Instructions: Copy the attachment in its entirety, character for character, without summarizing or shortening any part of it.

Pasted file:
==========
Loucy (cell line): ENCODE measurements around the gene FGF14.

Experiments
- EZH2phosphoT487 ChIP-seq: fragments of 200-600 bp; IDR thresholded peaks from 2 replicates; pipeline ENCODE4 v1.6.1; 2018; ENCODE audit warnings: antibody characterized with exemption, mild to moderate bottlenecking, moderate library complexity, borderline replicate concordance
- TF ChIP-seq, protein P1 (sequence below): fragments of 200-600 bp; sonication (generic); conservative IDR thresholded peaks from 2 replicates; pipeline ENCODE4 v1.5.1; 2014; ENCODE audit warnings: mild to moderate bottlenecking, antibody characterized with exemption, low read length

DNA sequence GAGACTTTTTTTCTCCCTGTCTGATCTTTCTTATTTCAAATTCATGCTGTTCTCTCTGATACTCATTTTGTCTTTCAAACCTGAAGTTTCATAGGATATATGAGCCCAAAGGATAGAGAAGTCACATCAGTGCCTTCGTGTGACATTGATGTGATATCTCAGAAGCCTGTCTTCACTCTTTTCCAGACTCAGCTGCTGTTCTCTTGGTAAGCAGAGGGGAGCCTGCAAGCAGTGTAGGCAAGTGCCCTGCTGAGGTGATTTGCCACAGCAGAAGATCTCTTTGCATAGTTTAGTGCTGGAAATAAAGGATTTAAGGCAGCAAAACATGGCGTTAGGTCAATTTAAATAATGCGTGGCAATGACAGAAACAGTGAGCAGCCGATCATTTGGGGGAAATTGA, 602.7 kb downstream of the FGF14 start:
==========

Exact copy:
Loucy (cell line): ENCODE measurements around the gene FGF14.

Experiments
- EZH2phosphoT487 ChIP-seq: fragments of 200-600 bp; IDR thresholded peaks from 2 replicates; pipeline ENCODE4 v1.6.1; 2018; ENCODE audit warnings: antibody characterized with exemption, mild to moderate bottlenecking, moderate library complexity, borderline replicate concordance
- TF ChIP-seq, protein P1 (sequence below): fragments of 200-600 bp; sonication (generic); conservative IDR thresholded peaks from 2 replicates; pipeline ENCODE4 v1.5.1; 2014; ENCODE audit warnings: mild to moderate bottlenecking, antibody characterized with exemption, low read length

DNA sequence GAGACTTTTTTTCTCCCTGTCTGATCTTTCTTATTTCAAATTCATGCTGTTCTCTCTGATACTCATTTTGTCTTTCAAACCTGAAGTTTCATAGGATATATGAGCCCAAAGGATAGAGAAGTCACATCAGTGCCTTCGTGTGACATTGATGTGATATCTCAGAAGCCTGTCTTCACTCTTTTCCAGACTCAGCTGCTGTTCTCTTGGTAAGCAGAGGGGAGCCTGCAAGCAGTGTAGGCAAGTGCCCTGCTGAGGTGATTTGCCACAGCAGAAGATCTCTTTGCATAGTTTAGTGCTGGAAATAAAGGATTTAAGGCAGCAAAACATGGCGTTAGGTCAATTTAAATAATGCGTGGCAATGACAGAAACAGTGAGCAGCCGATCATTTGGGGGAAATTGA, 602.7 kb downstream of the FGF14 start: